One of the difficulties for countryside management and agriculture is what could be called ‘unintended consequences’: a failure (or the impossibility) of predicting what might happen if you do X. If you deer-fence forestry you imperil threatened capercaillie and black grouse, for example. You destroy the ancient woodland of the Forest of Dean to grow oaks to build ships and when you complete replanting (mid-19th century) the Royal Navy commissions its last wooden ship.
More related content:
- Native British cattle breeds and how to recognise them
- A brief history of milk
- Sara Maitland: how stone shapes the British countryside
A sad thing happens every year on almost all UK dairy farms: the male calves are shot dead at birth. This is horrible to think about, and, in my experience, is even more horrible for the farmers who have to do it. It is the unintended consequence of what was supposed to be ‘humane’ animal protection.
In the UK, there is no real market for veal. However, in mainland Europe there was a market, and the normal practice was to export male dairy calves. However, many of these calves were reared specifically to prevent them developing any muscle: this meant feeding them only on milk and keeping them in highly restrictive ‘boxes’. The whole business of transport and rearing was deemed cruel and the export trade closed down by law. The price of each calf fell from over £150 to less than £50 now. At about the same time, it became illegal to move cows off your farm before they were 10 days old. But it costs more than £50 to register and tag a calf as required and feed it for 10 days. It further transpires that keeping all the male calves increases the mortality rate of female calves, which are needed to replenish your dairy stock. A decently bred dairy cow will never turn into beef, so you cannot separate the bull calves and fatten them up.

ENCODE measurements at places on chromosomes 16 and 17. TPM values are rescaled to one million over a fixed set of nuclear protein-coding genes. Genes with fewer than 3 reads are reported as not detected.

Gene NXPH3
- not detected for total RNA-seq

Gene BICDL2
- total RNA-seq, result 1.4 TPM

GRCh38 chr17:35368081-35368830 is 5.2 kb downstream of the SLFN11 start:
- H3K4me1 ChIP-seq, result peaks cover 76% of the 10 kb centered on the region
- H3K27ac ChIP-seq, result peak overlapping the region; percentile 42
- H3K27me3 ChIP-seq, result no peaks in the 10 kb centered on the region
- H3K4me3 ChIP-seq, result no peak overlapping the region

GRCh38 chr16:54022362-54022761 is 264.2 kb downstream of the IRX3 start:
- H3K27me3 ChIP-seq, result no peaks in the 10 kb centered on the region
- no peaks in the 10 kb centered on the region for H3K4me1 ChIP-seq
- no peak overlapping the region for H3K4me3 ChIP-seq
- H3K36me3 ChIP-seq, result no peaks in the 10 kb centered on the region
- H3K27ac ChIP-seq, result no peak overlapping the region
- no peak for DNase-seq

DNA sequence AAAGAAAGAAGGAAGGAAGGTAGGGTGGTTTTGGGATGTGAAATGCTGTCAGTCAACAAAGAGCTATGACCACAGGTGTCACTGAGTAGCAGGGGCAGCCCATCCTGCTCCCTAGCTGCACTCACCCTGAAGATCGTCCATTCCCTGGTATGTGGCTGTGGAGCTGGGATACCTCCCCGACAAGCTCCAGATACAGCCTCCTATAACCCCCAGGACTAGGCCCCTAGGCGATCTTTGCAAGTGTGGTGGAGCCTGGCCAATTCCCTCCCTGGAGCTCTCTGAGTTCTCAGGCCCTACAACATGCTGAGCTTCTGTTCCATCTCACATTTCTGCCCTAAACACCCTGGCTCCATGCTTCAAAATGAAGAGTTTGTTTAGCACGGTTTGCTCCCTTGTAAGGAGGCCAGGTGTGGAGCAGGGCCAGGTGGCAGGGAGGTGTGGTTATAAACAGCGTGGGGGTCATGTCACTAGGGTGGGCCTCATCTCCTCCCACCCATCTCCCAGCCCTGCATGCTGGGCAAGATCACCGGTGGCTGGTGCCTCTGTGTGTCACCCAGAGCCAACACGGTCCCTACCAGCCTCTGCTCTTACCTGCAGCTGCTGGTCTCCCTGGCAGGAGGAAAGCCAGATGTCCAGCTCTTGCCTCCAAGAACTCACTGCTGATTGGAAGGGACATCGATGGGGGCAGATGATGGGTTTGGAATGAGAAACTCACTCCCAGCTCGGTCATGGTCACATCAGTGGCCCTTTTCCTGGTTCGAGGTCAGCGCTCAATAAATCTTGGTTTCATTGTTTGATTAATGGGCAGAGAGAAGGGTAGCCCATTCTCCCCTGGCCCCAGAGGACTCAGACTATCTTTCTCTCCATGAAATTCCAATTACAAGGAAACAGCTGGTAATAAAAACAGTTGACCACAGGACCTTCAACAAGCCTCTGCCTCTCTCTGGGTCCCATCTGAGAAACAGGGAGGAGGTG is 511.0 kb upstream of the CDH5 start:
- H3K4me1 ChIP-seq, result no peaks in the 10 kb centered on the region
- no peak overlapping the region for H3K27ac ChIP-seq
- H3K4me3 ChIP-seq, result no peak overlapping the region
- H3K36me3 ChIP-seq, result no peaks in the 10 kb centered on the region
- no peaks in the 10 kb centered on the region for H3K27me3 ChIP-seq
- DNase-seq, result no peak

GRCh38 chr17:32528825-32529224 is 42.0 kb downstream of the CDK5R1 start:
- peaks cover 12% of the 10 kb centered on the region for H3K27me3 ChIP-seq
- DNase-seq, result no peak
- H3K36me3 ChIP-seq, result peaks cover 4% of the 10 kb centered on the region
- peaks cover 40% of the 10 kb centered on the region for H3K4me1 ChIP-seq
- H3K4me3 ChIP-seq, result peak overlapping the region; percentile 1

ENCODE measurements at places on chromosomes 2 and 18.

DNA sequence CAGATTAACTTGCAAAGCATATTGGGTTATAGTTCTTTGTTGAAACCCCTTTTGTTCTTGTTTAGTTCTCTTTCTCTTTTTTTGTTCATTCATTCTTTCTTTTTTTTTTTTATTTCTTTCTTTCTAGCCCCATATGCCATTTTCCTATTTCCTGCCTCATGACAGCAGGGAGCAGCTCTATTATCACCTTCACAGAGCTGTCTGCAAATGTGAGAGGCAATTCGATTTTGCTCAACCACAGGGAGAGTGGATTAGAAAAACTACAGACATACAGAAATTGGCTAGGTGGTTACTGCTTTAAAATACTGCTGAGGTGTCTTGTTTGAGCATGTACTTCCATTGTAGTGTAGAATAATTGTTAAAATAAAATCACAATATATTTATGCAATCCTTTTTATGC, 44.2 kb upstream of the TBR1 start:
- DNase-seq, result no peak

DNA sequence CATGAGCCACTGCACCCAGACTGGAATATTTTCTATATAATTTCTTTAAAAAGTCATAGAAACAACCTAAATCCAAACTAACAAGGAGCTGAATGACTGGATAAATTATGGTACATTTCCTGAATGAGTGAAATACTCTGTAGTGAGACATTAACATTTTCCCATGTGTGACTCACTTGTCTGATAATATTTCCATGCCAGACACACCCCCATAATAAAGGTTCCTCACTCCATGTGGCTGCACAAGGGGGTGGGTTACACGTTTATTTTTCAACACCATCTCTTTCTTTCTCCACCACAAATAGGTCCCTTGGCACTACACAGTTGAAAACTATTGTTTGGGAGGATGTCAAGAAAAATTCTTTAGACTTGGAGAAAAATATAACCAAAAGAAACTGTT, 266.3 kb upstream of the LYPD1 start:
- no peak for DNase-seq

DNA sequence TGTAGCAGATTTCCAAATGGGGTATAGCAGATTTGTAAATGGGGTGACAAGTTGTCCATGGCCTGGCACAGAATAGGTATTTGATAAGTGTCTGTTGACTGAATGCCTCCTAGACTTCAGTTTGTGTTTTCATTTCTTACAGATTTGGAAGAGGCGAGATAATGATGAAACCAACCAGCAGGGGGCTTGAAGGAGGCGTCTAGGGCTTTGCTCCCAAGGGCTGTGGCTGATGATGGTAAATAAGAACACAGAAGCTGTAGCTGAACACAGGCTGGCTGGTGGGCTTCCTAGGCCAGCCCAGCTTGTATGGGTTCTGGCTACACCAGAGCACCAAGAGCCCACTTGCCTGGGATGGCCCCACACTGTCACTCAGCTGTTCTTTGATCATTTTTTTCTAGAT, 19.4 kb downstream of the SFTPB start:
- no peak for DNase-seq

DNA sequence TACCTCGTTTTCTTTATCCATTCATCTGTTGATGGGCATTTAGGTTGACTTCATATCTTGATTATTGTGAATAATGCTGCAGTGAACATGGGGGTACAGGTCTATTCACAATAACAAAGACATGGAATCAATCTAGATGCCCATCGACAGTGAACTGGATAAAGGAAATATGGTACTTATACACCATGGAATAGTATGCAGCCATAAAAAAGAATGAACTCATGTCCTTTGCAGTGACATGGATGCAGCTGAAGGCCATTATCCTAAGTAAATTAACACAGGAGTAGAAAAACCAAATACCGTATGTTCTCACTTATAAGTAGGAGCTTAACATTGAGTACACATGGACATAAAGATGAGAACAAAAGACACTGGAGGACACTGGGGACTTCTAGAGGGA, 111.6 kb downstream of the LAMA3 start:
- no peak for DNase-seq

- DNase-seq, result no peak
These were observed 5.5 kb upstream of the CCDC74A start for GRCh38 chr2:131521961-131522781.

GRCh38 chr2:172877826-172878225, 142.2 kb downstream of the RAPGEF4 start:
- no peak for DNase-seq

Highly selective breeding is part of the problem (most UK dairy cows are artificially inseminated and a farmer buys the sperm for this very specifically – even including the spacing of the teats), but of course, it all keeps down the cost of dairy produce. (There is hope that techniques for separating male from female sperm will solve the problem, but at present the process damages and therefore reduces the fertility of the sperm.)
I think it is incumbent on those of us who are not farmers to try to understand how we are complicit in all this. A UK household pays markedly less for its food than the EU average (it pays more for some things, such as housing and alcohol). This pressure has meant that the average price of food has risen by only 2.51% since 1990; given that the national inflation rate is around 2% per year this is extraordinary. We demand, simultaneously, highly ethical husbandry from our farmers and ridiculously low prices for their produce. Is this fair?
Despite its recent growth, barely 2% of the population has embraced dairy-free vegan lifestyles. Less than a quarter of mothers are exclusively breastfeeding their babies at six weeks, but the NHS recommends milk only for baby’s first six months. We consume 14 billion litres of milk a year in the UK, some of which goes to make cheese and other products, which we need and expect to get cheaply.
Although some farmers are ‘doing very nicely, thank you’ (and moreover reporting high job satisfaction) the truth is they are not hauling it in! They’re shooting newborn calves because they have not much choice.